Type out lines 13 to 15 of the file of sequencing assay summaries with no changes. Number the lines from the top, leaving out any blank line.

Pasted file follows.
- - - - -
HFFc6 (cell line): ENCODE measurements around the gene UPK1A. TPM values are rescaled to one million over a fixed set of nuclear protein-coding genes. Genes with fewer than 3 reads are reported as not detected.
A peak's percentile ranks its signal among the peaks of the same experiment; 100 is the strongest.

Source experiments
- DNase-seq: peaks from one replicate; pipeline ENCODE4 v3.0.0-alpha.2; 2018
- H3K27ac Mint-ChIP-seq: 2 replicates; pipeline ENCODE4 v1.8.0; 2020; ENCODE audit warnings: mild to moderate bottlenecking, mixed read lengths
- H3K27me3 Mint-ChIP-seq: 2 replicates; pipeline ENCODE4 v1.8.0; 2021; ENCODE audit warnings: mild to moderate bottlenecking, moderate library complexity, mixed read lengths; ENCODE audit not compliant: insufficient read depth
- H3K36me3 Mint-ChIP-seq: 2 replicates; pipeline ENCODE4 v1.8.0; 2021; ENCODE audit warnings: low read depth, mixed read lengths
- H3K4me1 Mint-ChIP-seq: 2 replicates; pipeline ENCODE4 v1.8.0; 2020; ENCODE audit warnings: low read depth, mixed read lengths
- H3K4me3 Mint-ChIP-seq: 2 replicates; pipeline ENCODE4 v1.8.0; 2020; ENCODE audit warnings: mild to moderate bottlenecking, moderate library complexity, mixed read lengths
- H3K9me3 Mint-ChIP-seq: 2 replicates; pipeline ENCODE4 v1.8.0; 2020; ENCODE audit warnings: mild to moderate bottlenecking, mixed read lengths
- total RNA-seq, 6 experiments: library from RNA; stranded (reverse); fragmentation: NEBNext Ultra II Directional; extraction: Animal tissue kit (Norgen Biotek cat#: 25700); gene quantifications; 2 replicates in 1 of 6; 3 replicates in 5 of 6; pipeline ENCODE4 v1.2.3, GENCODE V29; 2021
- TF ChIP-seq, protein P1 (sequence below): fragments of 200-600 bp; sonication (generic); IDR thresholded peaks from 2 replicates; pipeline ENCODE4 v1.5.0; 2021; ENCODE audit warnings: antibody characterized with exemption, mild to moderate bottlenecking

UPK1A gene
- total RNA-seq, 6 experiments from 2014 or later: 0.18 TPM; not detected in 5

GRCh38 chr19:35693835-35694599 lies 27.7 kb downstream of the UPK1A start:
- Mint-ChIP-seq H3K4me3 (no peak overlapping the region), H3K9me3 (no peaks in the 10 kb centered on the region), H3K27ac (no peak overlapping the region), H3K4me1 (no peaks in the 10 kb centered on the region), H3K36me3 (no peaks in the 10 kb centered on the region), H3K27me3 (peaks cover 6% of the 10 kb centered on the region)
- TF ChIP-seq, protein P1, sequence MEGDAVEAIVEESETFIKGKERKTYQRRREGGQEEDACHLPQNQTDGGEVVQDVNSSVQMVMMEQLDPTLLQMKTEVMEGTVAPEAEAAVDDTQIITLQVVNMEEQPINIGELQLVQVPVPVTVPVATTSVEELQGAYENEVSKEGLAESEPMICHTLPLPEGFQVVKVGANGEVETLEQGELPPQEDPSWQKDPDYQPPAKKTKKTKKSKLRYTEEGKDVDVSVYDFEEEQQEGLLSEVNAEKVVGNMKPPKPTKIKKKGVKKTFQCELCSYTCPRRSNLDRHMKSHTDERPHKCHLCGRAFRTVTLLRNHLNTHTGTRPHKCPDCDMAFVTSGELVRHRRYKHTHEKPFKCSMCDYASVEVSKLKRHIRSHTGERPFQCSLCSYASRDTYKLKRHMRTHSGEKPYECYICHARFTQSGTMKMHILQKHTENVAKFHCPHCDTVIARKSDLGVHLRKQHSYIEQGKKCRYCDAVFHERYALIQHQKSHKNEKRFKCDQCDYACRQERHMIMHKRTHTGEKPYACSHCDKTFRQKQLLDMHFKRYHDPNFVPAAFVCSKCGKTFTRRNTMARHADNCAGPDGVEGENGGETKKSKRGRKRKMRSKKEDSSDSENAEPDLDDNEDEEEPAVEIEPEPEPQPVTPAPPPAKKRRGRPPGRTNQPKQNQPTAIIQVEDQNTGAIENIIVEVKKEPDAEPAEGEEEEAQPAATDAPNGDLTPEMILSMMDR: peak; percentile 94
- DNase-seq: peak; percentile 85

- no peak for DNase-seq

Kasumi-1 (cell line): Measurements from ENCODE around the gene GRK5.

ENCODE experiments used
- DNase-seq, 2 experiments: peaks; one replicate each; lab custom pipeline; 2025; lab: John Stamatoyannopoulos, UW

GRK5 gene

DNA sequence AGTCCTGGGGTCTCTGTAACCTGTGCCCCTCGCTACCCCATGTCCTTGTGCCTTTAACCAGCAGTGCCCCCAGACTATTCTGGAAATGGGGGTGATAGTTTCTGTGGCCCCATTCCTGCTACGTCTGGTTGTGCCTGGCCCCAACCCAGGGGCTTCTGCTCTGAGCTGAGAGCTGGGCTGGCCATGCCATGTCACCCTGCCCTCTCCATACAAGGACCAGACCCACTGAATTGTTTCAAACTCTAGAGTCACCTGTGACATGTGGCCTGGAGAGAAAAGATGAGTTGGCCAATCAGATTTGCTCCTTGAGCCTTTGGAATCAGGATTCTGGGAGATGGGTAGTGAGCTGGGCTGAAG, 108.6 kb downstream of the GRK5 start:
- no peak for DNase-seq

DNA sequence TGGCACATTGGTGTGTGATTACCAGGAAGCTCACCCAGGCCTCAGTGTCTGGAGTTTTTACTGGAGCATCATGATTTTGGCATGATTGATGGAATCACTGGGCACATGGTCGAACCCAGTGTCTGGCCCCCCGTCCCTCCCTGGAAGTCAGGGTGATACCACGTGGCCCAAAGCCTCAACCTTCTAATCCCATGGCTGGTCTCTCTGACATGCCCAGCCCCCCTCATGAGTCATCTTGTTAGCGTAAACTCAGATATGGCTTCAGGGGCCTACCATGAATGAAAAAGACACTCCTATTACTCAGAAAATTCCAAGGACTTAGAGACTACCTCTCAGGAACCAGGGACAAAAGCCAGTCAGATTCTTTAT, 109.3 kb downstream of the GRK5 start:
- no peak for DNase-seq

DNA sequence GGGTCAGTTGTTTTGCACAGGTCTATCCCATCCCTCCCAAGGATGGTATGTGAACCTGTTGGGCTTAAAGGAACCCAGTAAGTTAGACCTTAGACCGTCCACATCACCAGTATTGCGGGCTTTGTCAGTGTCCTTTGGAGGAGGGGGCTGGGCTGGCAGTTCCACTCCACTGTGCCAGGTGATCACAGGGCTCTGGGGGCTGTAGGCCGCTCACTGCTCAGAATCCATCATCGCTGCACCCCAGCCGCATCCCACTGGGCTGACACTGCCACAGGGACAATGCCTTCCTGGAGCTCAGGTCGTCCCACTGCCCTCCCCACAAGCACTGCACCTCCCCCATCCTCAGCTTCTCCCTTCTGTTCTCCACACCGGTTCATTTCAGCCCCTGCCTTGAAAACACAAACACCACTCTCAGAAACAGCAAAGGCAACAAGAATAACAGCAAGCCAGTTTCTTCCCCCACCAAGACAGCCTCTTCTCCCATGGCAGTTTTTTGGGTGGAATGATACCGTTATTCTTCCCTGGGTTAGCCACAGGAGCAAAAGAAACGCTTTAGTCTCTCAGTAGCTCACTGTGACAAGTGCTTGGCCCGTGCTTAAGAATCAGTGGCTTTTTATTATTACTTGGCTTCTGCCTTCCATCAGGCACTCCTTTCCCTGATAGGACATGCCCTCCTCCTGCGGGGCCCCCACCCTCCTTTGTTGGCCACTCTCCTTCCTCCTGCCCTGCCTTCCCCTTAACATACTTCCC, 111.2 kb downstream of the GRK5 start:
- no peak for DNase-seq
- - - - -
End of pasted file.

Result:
UPK1A gene
- total RNA-seq, 6 experiments from 2014 or later: 0.18 TPM; not detected in 5

GRCh38 chr19:35693835-35694599 lies 27.7 kb downstream of the UPK1A start: